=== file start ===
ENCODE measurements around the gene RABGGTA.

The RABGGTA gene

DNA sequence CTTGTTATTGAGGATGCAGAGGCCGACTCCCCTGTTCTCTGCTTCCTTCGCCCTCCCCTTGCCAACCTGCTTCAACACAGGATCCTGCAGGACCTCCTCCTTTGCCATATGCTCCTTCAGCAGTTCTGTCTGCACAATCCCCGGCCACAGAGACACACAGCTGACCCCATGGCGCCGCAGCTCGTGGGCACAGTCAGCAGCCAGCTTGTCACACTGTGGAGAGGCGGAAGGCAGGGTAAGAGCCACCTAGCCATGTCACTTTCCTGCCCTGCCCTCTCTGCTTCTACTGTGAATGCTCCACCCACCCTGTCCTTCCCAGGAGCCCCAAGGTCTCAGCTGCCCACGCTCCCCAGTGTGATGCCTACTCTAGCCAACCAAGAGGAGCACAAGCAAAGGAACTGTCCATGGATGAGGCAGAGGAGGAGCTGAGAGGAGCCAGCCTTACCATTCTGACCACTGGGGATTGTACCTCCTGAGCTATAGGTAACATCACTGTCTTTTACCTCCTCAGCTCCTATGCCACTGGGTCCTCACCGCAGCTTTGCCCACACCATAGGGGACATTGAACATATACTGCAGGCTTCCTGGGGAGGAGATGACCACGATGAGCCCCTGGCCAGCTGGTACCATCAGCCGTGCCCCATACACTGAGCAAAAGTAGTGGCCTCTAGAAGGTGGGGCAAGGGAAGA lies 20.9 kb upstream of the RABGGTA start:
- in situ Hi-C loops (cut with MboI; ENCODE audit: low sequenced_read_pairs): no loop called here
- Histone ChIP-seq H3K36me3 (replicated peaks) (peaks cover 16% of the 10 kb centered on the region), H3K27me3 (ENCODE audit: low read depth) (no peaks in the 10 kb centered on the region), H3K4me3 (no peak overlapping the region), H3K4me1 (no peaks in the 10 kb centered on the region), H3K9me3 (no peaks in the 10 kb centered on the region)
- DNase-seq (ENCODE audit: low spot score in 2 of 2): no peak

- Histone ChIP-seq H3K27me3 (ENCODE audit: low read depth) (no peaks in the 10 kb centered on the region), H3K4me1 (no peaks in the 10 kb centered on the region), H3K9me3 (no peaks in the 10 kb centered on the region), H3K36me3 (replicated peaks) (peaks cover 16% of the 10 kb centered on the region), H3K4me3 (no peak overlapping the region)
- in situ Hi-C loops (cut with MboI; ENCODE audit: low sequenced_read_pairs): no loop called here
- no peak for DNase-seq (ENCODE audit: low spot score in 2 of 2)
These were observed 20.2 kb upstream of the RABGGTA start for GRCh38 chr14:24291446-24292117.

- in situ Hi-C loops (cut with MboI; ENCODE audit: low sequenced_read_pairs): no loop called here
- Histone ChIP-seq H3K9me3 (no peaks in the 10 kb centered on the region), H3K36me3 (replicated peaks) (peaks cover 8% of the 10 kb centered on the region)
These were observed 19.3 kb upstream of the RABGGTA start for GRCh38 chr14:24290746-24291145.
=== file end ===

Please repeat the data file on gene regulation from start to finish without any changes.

ENCODE measurements around the gene RABGGTA.

The RABGGTA gene

DNA sequence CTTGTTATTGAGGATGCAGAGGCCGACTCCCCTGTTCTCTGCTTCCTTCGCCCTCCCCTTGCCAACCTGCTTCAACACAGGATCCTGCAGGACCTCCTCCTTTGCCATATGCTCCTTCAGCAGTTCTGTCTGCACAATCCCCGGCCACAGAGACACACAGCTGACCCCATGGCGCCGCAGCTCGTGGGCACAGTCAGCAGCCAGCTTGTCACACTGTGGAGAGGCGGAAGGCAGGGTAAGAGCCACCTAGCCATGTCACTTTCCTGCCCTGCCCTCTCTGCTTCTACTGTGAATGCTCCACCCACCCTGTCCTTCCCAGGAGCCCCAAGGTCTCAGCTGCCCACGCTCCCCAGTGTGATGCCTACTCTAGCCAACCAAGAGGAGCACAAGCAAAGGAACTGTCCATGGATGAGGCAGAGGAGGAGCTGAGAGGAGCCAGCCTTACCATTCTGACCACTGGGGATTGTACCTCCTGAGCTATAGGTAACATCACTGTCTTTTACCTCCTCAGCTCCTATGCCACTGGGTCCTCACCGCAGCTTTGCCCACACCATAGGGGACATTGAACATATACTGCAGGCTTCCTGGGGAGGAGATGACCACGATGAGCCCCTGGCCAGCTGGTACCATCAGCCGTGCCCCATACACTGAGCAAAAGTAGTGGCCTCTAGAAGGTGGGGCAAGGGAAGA lies 20.9 kb upstream of the RABGGTA start:
- in situ Hi-C loops (cut with MboI; ENCODE audit: low sequenced_read_pairs): no loop called here
- Histone ChIP-seq H3K36me3 (replicated peaks) (peaks cover 16% of the 10 kb centered on the region), H3K27me3 (ENCODE audit: low read depth) (no peaks in the 10 kb centered on the region), H3K4me3 (no peak overlapping the region), H3K4me1 (no peaks in the 10 kb centered on the region), H3K9me3 (no peaks in the 10 kb centered on the region)
- DNase-seq (ENCODE audit: low spot score in 2 of 2): no peak

- Histone ChIP-seq H3K27me3 (ENCODE audit: low read depth) (no peaks in the 10 kb centered on the region), H3K4me1 (no peaks in the 10 kb centered on the region), H3K9me3 (no peaks in the 10 kb centered on the region), H3K36me3 (replicated peaks) (peaks cover 16% of the 10 kb centered on the region), H3K4me3 (no peak overlapping the region)
- in situ Hi-C loops (cut with MboI; ENCODE audit: low sequenced_read_pairs): no loop called here
- no peak for DNase-seq (ENCODE audit: low spot score in 2 of 2)
These were observed 20.2 kb upstream of the RABGGTA start for GRCh38 chr14:24291446-24292117.

- in situ Hi-C loops (cut with MboI; ENCODE audit: low sequenced_read_pairs): no loop called here
- Histone ChIP-seq H3K9me3 (no peaks in the 10 kb centered on the region), H3K36me3 (replicated peaks) (peaks cover 8% of the 10 kb centered on the region)
These were observed 19.3 kb upstream of the RABGGTA start for GRCh38 chr14:24290746-24291145.